Table of Contents
- What is a root canal?
- Why is a root canal necessary?
- Why is a root canal necessary? (Part 2)
- Why is a root canal necessary? (Part 3)
- What happens during a root canal procedure?
- What happens during a root canal procedure? (Continued)
- Is there pain associated with getting a root canal?
- Are there special considerations for getting a root canal during pregnancy?
- What kind of problems or complications may occur after a root canal?
- What kind of problems or complications may occur after a root canal? (Continued)
- How long do root canals last?
- How much does a root canal cost?
- Are there any alternatives to a root canal?
What happens during a root canal procedure?
To confirm that a tooth does indeed require root canal treatment, the dentist will take an X-ray of the root and may perform a pulp test. Most pulp tests involve placing a cold stimulus on the tooth to check for a healthy response. Many teeth will be tested to compare the responses. Then the root canal will be completed in either one or two appointments. The dentist will determine whether the root canal will be treated in one or two appointments based on the size and duration of an abscess and other factors. A tooth is likely to be treated in two appointments if it is getting a retreatment (being treated a second time). An endodontist, and some general dentists, will often perform root canal treatment using a microscope that attaches to the wall and hangs over the patient's mouth. This provides magnification that helps the treatment provider locate and treat all the necessary anatomy inside the tooth.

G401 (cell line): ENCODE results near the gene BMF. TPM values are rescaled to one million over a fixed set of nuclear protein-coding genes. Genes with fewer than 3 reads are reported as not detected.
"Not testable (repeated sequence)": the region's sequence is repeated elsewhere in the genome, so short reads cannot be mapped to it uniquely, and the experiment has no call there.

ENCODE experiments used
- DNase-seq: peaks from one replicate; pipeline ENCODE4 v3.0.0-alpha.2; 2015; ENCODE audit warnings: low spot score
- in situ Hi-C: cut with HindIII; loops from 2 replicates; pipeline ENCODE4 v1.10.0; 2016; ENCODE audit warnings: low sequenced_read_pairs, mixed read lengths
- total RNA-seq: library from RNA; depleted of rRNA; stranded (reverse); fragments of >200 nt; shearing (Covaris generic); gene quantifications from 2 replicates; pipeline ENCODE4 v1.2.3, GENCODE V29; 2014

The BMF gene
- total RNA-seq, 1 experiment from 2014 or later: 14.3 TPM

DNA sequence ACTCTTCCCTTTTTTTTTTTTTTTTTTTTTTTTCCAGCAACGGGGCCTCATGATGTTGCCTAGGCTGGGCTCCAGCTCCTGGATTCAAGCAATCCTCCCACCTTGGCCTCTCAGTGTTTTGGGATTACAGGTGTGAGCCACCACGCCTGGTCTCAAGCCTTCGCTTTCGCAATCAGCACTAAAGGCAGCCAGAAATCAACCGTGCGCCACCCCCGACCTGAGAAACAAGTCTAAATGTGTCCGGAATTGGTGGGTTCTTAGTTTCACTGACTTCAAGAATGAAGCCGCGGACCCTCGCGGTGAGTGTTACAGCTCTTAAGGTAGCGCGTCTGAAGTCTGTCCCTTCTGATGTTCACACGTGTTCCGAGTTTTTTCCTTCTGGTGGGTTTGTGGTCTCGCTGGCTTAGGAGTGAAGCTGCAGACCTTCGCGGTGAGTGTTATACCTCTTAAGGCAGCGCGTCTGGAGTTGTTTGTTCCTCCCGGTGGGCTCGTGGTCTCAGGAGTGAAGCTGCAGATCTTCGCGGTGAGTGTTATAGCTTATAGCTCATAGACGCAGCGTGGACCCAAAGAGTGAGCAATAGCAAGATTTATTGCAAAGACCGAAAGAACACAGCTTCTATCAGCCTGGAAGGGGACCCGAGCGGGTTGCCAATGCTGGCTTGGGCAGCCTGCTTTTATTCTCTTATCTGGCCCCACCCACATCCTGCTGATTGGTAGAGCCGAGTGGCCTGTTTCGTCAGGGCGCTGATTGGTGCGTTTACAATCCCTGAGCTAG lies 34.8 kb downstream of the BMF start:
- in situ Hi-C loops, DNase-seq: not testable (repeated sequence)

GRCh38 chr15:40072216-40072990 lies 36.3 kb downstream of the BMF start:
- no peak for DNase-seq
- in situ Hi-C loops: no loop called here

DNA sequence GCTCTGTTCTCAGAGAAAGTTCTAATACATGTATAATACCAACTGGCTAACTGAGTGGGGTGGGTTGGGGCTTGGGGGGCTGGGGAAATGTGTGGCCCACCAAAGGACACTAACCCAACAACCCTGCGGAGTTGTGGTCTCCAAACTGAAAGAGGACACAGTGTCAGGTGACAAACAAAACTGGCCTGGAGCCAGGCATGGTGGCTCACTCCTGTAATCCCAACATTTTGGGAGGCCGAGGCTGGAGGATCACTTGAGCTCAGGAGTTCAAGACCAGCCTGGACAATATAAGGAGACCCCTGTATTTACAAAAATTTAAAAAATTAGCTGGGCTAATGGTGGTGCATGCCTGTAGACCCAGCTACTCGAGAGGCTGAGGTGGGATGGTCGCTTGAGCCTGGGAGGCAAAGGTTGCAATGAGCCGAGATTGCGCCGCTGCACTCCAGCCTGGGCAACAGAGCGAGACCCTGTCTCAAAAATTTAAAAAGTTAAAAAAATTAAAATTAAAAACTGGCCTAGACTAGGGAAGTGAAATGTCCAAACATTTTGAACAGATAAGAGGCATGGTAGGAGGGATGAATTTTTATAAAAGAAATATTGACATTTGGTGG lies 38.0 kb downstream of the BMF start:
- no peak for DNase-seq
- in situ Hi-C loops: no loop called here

Before starting the root canal, the dentist will numb the tooth with local anesthesia (such as lidocaine) to ensure patient comfort. When the tooth has become sufficiently numb, the dentist will place a rubber dam over the tooth. The rubber dam consists of a metal clamp that holds a latex sheet in place around the tooth so it can remain clean and isolated from saliva and contaminants. Continue Reading